(e.g., parallels, word pictures, specific details, repetitive words/phrases)
  5. What does this reveal about the nature of God and the nature of
  6. How does this passage reveal our need for a Savior and Godʼs
    disposition to provide a Savior?
  7. What response or action does this passage call for?
From New Attitude 2008

Paper too thin on ESV Bibles?

ESV Single Column Reference - Premium Calfskin LeatherFor a while now, I have been planning to purchase the ESV Single Column Reference Bible in the Premium Calfskin Leather. It is a superb Bible that lies plump flat when you open it, with large fonts, wide margins, a single-column layout with full cross-referencing, where every verse (of the updated 2007 ESV text) starts on a new line. It is the ideal Bible that I want for teaching/preaching due to its large, single-column text which makes finding a verse quickly very easily.

(Check out a review of the ESV Single Column Reference here. A great alternative to ESV’s SCR Premium Calfskin is the Allan’s Reference ESV, reviewed in its Tan Highland Goatskin and Black Highland Goatskin; do note that the Allan’s is not SCR but has the Classic Reference layout, is the old 2001 ESV text, British-ized, and is uber expensive with the current exchange rate!)

The only downside to the ESV Single Column Reference is the thickness of the paper for making notes/underlining/etc. — the paper is very thin, too thin actually for intensive notetaking (as reported by numerous customers online).

I have a pocket ESV and a Classic Thinline, and recently just received the ESV Literary Study Bible, and can testify that this is a big issue for me — the text on the other side of a page is seen and your pen markings can easily bleed through to the other side. Even when I use these new Staedtler pigment liner pens that use archival ink, bleeding cannot be avoided, though I try hard not to keep my fancy pigment pens on the Bible pages long. For this reason, I contacted the ESV publisher, Crossway Bibles, recently to voice my concern.

Here is the email response I received from Crossway (emphasis mine):

Dear Alex S. Leung,

Thank you for taking the time to express your disappointment with the paper quality of our ESV Bibles, and specifically our Single Column Reference Bible.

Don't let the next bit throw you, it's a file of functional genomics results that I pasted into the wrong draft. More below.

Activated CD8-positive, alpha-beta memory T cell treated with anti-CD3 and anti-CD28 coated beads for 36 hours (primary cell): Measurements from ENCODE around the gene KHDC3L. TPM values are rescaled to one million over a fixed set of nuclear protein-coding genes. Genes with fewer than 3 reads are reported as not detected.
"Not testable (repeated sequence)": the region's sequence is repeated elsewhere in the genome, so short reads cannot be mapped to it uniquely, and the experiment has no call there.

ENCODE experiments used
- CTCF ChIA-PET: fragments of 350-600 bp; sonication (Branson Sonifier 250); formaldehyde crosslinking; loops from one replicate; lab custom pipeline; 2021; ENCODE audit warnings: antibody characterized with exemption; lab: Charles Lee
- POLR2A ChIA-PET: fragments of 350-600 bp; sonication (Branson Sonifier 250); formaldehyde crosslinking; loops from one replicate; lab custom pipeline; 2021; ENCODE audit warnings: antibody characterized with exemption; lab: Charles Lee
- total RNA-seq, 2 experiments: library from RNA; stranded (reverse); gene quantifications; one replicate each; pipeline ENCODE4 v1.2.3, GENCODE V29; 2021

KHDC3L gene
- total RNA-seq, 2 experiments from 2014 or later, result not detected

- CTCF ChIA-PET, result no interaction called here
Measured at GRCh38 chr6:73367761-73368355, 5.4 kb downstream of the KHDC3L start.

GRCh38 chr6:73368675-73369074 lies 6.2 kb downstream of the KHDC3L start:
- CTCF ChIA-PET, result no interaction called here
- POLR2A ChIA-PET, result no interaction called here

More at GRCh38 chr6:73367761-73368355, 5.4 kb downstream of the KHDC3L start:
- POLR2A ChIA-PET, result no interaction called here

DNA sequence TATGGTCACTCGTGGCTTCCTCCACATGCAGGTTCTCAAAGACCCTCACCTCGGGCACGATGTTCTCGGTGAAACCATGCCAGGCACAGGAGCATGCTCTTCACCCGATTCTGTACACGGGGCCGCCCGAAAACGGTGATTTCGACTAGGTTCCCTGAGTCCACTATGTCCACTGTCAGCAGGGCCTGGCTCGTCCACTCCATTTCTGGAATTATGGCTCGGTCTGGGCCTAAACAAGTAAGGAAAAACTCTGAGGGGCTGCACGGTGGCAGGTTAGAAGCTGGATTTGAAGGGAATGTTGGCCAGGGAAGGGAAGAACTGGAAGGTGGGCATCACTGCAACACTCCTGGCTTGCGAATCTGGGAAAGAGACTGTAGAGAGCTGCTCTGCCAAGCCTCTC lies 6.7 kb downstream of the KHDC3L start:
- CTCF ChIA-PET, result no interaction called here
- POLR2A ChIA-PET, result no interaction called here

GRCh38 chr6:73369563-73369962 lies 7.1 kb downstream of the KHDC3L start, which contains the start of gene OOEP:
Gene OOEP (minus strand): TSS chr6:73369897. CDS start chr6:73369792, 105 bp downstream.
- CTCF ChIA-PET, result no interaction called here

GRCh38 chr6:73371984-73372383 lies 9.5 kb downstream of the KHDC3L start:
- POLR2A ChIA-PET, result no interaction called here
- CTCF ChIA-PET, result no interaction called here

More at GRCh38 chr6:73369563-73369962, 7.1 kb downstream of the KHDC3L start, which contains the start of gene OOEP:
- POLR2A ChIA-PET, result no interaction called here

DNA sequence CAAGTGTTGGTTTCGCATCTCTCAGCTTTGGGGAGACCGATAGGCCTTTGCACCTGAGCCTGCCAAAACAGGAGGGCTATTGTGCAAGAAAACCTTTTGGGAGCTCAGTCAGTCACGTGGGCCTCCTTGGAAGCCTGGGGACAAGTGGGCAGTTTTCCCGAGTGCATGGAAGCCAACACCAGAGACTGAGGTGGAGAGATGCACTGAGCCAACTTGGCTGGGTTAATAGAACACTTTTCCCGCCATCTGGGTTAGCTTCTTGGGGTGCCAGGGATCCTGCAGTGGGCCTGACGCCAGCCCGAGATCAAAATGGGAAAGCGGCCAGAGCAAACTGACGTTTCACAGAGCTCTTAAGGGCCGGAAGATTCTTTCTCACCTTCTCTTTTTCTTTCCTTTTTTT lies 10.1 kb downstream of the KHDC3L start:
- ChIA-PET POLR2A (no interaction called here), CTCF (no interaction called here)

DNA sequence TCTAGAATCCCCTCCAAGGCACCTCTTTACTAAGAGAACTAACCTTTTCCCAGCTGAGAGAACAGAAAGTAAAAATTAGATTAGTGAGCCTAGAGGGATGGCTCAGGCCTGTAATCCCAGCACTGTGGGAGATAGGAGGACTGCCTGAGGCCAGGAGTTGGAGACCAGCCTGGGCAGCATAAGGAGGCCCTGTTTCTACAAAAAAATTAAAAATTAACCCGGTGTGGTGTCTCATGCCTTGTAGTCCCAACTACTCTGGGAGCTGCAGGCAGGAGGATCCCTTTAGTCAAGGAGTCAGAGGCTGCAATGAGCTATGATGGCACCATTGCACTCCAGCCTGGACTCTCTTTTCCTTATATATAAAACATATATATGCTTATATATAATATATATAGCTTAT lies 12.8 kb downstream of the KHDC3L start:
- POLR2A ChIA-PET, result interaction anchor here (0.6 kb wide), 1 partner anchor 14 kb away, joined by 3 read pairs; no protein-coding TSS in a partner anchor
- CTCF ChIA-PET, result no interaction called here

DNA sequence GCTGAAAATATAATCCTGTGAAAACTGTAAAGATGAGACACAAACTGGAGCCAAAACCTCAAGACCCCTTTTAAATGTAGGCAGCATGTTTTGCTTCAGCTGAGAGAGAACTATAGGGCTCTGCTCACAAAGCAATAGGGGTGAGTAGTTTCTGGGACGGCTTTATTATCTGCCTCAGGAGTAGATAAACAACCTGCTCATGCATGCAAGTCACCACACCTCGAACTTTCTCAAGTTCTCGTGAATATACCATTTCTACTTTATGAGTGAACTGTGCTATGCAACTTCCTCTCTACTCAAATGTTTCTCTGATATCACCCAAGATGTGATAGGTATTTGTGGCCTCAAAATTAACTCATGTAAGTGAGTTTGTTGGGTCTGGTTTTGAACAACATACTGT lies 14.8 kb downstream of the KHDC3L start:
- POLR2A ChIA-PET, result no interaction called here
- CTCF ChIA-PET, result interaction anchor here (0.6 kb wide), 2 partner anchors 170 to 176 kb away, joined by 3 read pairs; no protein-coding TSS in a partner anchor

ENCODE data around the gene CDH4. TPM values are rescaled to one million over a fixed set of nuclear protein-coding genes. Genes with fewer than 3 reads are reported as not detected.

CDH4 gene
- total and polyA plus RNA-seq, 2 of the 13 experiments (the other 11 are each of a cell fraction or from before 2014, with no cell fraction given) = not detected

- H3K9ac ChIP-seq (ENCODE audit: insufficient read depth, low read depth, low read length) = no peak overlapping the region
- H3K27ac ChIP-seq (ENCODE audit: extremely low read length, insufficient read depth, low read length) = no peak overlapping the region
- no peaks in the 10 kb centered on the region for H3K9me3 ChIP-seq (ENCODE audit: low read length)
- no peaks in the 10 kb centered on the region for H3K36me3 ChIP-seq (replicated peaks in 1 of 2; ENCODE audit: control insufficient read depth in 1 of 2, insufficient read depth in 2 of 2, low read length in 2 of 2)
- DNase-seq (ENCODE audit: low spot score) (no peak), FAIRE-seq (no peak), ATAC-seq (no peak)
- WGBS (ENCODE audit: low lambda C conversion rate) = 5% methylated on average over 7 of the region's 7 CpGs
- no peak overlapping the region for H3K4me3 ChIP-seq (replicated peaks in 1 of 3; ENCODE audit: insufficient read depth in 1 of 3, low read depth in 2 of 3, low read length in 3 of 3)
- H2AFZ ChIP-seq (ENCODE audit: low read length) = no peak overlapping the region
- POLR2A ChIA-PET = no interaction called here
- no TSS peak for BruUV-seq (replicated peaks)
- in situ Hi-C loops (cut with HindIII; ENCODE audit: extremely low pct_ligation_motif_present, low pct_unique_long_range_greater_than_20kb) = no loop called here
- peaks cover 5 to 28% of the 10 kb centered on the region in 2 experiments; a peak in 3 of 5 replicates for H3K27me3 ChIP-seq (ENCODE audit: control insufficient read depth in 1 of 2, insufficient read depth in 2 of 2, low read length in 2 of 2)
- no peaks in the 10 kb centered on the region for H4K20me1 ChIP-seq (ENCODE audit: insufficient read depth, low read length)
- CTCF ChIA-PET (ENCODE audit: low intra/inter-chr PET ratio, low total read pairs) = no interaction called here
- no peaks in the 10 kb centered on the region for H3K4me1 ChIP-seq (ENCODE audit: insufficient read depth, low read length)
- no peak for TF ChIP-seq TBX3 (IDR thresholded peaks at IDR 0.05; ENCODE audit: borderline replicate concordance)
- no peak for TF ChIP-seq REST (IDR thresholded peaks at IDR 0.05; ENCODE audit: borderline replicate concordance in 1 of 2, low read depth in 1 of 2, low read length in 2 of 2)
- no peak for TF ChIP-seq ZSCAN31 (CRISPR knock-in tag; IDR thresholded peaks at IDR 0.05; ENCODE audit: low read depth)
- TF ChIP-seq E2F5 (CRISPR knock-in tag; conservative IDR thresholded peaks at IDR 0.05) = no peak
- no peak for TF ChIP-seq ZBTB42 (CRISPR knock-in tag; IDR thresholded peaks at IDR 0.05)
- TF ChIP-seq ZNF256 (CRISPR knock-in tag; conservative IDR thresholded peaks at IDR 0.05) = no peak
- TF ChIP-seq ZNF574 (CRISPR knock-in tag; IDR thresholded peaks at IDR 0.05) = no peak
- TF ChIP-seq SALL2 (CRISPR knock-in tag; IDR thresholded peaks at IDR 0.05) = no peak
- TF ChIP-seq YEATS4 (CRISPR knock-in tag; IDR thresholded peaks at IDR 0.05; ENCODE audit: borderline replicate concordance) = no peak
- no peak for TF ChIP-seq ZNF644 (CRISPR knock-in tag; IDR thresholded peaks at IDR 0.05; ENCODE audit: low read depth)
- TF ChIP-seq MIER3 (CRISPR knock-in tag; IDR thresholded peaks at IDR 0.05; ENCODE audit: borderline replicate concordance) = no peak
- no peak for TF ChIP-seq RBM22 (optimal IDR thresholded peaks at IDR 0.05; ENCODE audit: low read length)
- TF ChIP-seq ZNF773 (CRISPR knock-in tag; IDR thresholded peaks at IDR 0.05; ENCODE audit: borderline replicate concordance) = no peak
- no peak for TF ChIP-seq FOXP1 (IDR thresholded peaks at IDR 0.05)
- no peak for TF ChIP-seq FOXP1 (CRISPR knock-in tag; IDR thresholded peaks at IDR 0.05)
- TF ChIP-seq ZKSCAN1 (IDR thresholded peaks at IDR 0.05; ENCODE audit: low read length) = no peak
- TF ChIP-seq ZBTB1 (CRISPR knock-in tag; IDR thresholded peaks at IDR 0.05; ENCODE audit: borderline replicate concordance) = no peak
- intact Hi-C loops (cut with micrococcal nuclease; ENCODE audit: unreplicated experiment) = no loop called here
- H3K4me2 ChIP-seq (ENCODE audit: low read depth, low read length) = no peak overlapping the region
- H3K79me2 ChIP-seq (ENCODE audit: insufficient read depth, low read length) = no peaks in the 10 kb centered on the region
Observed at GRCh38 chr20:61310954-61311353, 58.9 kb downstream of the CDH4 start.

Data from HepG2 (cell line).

We do not have any immediate plans to publish the Single Column Reference Bible with thicker paper than the editions that are currently available. Single column formatting, as you may know, dramatically increases the number of pages in a Bible (mostly due to the poetry sections, where each line of poetry takes up an entire line of paper space). In order to keep the Single Column Reference Bible from being too thick, we used a relatively thin paper in it.

Some folks have informed us that they would appreciate having thicker paper in these Bibles regardless of the size implications. Please be assured that we take all feedback from Bible readers very seriously. What you have said is important to us, and it will be given due consideration.

In the meantime, it may interest you to know that our blog recently linked to another blog post where a gentleman discusses the use of archival quality pens in Bibles, which among other things seems to reduce bleedthrough. This post may be accessed at


Stuart Hackett
Customer Service/Credit Representative
Good News Publishers/Crossway Books & Bibles

I hope this helps in your shopping decisions, especially if you are an ESV fan. (For good deals on ESV Bibles, try Amazon or Westminster Bookstore)

To see the original email I sent to Crossway, click here: Continue reading

ESV: revised 2007


If you missed it, the English Standard Version (ESV) of the Holy Bible has undergone some minor revisions this year. Its publisher, Crossway, has not released a list of changes, but a blogger Rick Mansfield has released a list of verse changes:

As the Rick has noted, the revision includes changes of spelling or grammar, and a few reflect mild theological change.